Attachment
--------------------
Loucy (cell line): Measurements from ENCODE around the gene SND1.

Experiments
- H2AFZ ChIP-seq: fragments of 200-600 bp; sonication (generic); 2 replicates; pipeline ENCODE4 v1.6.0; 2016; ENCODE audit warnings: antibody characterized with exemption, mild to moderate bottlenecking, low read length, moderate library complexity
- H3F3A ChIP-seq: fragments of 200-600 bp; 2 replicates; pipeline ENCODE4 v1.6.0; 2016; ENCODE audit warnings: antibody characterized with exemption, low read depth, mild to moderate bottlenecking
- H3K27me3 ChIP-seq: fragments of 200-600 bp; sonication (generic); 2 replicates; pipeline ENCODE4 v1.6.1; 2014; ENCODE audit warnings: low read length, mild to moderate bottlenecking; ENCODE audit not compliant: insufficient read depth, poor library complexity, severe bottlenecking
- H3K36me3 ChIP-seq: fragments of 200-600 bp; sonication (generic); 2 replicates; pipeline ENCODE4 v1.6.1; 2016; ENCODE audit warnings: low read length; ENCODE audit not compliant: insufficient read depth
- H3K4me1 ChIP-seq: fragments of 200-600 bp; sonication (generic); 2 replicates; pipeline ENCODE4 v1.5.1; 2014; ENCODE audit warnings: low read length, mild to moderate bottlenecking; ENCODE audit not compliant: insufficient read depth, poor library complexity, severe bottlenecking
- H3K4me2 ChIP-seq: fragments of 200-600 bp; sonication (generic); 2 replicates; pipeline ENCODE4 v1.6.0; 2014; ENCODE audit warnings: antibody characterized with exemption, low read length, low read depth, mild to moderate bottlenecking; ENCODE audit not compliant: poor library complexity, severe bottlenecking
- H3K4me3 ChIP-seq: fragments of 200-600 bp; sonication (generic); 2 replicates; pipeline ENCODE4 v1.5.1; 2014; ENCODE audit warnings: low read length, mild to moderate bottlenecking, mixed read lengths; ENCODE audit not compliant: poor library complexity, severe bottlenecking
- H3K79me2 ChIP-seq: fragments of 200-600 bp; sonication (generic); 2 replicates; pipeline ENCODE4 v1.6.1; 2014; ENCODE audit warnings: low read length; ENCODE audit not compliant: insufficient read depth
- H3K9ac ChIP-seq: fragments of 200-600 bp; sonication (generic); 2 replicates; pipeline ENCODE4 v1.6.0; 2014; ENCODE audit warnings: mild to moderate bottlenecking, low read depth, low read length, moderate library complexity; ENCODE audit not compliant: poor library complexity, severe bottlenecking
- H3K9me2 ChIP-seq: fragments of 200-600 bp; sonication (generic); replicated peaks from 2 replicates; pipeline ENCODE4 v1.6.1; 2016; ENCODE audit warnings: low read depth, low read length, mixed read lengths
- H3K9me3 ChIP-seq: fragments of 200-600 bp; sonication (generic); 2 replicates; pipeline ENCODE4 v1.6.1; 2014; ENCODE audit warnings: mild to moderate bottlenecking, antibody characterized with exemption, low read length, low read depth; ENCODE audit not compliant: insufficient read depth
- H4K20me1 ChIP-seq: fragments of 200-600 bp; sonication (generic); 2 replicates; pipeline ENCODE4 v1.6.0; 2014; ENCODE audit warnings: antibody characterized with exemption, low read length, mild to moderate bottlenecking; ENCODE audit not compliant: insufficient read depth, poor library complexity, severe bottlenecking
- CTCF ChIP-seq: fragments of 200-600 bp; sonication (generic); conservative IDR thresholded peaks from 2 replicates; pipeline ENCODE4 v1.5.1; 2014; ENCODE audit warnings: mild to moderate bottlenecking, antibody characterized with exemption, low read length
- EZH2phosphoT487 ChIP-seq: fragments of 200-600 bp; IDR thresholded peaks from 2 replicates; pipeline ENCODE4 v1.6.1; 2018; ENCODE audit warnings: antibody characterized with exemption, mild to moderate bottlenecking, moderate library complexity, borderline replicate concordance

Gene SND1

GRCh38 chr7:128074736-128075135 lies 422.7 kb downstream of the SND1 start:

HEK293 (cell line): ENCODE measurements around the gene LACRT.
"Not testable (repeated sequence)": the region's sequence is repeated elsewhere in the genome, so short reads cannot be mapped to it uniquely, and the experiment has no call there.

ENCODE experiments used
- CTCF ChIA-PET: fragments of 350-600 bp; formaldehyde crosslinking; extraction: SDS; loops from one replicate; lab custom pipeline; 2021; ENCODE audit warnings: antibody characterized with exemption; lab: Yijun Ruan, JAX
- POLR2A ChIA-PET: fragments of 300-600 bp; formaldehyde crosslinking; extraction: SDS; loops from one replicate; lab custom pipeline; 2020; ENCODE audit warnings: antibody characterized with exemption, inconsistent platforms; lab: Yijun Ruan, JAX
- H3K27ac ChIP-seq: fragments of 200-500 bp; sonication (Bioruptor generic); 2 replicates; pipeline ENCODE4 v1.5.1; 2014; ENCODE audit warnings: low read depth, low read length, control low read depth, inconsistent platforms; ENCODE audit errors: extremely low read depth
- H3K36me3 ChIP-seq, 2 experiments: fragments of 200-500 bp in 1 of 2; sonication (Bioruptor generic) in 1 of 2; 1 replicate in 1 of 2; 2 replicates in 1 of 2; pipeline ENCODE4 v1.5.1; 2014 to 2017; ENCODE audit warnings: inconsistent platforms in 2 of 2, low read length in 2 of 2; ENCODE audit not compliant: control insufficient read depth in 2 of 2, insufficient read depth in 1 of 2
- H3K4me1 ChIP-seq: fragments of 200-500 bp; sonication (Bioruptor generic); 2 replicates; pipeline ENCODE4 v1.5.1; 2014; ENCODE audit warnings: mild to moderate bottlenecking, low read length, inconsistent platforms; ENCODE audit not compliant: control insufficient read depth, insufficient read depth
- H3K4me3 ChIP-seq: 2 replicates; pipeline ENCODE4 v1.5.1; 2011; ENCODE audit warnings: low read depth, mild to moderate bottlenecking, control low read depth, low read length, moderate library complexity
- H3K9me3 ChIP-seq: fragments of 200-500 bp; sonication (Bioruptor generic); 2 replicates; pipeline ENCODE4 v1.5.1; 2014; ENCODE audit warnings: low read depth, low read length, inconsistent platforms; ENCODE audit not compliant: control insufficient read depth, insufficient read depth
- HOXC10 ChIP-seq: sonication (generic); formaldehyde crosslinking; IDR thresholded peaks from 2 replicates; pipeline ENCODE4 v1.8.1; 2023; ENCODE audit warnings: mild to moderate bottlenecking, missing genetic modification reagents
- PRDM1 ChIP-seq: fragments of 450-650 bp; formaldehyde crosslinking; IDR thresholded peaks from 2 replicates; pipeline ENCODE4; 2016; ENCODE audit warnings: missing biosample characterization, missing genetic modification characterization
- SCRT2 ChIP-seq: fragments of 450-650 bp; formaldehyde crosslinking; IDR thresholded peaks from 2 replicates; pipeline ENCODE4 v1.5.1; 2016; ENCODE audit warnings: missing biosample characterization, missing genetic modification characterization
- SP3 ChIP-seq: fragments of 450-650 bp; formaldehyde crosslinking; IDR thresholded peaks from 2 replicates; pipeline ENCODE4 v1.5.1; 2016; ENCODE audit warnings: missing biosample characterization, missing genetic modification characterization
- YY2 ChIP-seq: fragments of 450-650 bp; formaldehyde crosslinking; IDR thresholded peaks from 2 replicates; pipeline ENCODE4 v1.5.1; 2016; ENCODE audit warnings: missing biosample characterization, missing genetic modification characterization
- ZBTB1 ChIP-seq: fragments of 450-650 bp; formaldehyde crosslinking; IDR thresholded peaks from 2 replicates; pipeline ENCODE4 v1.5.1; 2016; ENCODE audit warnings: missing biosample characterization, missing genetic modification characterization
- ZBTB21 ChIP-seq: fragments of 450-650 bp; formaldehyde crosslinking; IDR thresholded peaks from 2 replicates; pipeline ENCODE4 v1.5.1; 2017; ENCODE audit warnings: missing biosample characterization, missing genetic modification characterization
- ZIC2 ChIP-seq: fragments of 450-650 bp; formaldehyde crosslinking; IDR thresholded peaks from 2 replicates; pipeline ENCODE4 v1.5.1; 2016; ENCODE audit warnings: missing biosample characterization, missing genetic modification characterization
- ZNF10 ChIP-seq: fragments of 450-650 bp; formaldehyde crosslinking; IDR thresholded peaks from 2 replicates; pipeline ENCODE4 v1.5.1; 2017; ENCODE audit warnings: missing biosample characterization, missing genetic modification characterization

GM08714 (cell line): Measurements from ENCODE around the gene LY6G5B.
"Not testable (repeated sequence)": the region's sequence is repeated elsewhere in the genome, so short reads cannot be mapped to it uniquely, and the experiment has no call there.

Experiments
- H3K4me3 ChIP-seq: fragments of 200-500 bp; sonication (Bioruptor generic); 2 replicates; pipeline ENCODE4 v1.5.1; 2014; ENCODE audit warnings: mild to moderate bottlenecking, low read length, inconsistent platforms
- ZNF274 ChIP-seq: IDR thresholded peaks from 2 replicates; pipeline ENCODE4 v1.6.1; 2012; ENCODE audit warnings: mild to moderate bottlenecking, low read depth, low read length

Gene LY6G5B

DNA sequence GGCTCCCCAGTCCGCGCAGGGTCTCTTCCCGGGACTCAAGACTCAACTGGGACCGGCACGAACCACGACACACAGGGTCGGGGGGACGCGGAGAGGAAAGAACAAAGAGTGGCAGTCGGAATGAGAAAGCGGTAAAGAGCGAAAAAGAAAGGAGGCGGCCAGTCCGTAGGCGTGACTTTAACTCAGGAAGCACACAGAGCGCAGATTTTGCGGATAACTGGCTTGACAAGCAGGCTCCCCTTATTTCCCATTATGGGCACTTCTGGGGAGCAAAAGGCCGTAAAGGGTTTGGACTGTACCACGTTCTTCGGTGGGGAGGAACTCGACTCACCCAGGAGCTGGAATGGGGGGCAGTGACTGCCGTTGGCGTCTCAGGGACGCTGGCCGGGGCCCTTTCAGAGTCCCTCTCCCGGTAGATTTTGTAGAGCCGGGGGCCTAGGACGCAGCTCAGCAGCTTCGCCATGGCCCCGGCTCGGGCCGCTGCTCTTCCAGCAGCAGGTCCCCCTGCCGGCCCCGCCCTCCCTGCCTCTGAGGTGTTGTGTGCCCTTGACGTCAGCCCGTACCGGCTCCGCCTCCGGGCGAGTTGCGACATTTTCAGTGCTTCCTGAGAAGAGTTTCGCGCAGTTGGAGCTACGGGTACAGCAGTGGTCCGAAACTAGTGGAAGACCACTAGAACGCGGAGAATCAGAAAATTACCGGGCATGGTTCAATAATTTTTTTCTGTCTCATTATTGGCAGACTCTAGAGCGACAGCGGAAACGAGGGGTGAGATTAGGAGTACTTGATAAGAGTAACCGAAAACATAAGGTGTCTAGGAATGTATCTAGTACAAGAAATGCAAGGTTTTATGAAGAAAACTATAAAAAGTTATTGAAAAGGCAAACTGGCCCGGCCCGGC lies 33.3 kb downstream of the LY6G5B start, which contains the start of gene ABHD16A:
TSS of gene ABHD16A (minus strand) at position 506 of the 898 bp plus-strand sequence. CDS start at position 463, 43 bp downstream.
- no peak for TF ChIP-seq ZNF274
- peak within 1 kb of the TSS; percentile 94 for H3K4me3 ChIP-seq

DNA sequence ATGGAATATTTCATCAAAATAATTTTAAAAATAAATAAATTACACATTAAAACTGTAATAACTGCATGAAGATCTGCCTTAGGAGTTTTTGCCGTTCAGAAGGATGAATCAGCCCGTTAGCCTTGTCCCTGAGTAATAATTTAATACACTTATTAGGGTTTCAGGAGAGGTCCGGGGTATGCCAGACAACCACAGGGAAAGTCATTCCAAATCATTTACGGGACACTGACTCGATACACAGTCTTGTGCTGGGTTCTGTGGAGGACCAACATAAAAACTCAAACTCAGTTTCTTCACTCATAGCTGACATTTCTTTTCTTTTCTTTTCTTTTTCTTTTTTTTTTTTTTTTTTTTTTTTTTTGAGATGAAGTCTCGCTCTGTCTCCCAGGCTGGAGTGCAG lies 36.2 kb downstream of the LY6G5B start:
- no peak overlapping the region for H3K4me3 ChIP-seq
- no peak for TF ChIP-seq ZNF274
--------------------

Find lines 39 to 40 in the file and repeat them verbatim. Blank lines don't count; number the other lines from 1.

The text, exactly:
"Not testable (repeated sequence)": the region's sequence is repeated elsewhere in the genome, so short reads cannot be mapped to it uniquely, and the experiment has no call there.

Experiments